Age and Sex Patterns of Drug Prescribing in a Defined American Population.
ABSTRACT To describe the age and sex patterns of drug prescribing in Olmsted County, Minnesota.
Population-based drug prescription records for the Olmsted County population in 2009 were obtained using the Rochester Epidemiology Project medical records linkage system (n=142,377). Drug prescriptions were classified using RxNorm codes and were grouped using the National Drug File-Reference Terminology.
Overall, 68.1% of the population (n=96,953) received a prescription from at least 1 drug group, 51.6% (n=73,501) received prescriptions from 2 or more groups, and 21.2% (n=30,218) received prescriptions from 5 or more groups. The most commonly prescribed drug groups in the entire population were penicillins and β-lactam antimicrobials (17%; n=23,734), antidepressants (13%; n=18,028), opioid analgesics (12%; n=16,954), antilipemic agents (11%; n=16,082), and vaccines/toxoids (11%; n=15,918). However, prescribing patterns differed by age and sex. Vaccines/toxoids, penicillins and β-lactam antimicrobials, and antiasthmatic drugs were most commonly prescribed in persons younger than 19 years. Antidepressants and opioid analgesics were most commonly prescribed in young and middle-aged adults. Cardiovascular drugs were most commonly prescribed in older adults. Women received more prescriptions than men for several drug groups, in particular for antidepressants. For several drug groups, use increased with advancing age.
This study provides valuable baseline information for future studies of drug utilization and drug-related outcomes in this population.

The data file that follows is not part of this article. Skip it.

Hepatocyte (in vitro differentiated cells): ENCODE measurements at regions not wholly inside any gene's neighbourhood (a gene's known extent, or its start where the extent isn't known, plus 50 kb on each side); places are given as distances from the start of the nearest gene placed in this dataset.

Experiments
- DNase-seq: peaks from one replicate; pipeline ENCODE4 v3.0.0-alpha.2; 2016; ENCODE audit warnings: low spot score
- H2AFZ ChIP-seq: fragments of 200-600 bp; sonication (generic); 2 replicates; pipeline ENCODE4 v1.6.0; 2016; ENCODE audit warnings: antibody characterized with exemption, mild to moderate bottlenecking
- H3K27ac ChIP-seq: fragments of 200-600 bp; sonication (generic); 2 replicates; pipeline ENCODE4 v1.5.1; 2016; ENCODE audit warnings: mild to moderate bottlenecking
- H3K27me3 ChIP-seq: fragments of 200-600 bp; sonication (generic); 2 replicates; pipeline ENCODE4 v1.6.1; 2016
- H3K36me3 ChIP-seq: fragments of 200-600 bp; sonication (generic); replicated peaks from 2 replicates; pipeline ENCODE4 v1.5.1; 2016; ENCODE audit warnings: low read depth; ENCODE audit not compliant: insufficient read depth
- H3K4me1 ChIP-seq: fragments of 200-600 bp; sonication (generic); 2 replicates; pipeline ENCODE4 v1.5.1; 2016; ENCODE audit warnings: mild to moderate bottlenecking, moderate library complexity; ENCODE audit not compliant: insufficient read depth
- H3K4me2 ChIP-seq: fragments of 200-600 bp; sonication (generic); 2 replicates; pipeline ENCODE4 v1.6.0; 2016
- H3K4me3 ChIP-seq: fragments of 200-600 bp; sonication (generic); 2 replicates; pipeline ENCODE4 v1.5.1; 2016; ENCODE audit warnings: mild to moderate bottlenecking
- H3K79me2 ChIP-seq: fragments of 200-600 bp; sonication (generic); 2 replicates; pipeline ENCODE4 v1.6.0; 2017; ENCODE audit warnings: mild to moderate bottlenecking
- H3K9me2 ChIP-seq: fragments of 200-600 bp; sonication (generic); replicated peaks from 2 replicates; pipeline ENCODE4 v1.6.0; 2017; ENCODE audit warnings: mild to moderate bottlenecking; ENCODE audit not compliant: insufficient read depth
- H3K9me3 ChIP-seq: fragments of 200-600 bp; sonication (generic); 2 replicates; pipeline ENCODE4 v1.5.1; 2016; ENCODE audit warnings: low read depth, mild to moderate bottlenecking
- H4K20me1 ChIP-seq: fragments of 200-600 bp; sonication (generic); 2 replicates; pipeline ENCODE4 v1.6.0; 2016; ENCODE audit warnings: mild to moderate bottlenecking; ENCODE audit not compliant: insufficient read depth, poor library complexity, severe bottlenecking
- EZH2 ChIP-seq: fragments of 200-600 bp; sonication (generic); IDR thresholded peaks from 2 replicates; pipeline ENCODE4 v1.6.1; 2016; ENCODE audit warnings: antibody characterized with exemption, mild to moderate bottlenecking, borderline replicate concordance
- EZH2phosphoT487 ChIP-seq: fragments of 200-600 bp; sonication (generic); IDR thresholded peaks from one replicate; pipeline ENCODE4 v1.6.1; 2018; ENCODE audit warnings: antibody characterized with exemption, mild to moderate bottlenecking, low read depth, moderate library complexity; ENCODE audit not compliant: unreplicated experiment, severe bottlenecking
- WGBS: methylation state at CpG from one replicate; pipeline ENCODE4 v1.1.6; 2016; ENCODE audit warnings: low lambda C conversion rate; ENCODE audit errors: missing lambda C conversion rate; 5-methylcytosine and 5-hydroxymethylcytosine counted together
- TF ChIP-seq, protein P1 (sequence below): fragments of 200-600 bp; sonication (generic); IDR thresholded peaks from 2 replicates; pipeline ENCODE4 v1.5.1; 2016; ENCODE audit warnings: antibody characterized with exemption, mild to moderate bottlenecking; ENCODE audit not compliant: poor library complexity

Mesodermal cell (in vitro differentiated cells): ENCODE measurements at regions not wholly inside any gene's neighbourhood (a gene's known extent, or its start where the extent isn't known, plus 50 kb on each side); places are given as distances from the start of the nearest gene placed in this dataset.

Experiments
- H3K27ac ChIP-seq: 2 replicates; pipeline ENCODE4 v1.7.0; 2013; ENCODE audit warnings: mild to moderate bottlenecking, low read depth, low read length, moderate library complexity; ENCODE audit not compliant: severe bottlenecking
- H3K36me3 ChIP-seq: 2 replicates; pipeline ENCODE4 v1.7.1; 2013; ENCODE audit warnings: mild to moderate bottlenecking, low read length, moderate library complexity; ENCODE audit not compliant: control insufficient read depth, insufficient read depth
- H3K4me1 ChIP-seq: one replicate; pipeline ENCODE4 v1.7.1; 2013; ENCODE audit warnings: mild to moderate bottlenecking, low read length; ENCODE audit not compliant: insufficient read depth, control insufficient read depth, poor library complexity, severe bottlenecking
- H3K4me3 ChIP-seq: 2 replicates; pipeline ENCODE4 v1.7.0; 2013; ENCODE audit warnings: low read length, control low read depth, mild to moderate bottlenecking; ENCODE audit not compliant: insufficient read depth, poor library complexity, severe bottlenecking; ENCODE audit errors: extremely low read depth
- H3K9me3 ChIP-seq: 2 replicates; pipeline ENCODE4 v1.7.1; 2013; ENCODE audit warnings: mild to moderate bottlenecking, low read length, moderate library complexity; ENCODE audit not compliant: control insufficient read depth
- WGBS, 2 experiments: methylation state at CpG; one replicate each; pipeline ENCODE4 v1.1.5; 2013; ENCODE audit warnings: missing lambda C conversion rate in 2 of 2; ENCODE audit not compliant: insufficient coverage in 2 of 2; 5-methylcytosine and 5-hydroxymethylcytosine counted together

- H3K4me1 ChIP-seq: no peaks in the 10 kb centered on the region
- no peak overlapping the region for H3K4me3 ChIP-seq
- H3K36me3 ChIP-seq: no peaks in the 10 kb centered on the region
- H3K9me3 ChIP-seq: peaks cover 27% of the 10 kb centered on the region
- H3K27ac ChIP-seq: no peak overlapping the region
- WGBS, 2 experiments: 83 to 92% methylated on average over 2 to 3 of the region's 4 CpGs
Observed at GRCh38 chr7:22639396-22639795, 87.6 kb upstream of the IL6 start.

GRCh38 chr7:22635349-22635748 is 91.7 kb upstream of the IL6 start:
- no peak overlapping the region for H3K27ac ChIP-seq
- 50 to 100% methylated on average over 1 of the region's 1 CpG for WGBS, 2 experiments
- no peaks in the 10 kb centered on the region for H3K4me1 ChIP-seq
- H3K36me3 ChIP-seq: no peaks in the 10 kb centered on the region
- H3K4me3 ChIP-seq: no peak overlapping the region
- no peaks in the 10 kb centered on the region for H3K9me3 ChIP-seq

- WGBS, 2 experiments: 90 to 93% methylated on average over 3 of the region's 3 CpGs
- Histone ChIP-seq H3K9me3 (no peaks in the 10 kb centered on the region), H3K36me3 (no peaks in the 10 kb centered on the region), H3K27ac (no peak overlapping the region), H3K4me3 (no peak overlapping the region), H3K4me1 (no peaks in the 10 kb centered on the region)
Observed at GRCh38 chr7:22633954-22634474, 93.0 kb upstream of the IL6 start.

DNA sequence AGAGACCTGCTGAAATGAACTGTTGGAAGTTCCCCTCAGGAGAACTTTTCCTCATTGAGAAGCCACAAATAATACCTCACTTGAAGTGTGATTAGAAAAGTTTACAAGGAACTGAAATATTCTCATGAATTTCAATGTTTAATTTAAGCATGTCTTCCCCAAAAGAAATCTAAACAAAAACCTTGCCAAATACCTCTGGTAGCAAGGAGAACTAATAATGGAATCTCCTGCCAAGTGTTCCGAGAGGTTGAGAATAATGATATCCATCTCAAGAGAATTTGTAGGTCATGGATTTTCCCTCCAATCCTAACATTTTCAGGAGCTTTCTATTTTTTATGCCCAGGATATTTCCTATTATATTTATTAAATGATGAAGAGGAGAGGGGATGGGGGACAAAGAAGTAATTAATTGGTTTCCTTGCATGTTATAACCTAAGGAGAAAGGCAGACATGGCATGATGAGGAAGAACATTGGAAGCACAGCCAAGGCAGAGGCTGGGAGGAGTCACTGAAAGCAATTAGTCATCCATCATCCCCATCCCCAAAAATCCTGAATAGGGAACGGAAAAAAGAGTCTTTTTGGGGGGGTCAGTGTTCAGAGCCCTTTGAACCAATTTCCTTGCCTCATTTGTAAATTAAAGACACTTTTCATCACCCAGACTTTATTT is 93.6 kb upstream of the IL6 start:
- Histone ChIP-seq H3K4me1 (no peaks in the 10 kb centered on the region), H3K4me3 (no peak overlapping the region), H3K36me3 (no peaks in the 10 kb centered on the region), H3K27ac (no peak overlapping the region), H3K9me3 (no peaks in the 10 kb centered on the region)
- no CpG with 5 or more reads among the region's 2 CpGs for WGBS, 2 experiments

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ABSTRACT: The aim of this work was to study time trends of antidepressant drug (AD) prescriptions in a geographically defined US population between 2005 and 2011 for men and women separately. Using the Rochester Epidemiology Project medical records-linkage system, we identified all Olmsted County, MN residents who received AD outpatient prescriptions between 2005 and 2011 (7 years). We calculated the annual age- and sex-specific prevalence over 7 years and used generalized estimating equation models to test for time trends. The prevalence of subjects receiving at least one AD prescription was approximately two times higher in women than in men consistently across the 7 years of the study. The standardized annual prevalence increased from 10.8 % in 2005 to 14.4 % in 2011 overall, from 7.0 % in 2005 to 9.9 % in 2011 for men, and from 14.4 % in 2005 to 18.6 % in 2011 for women. The absolute percent increase was greater in women (4.2 vs. 2.9 %; standardized); however, the relative percent increase was greater in men (41.4 vs. 29.2 %; standardized). The relative percent increase was greater in the age group 65+ years for both men and women. AD prescriptions are increasing over time, especially in the elderly. Women receive more AD prescriptions than men. However, the relative increase in AD prescriptions over time is greater in men than women.Archives of Women s Mental Health 08/2014; 17(6). · 1.96 Impact Factor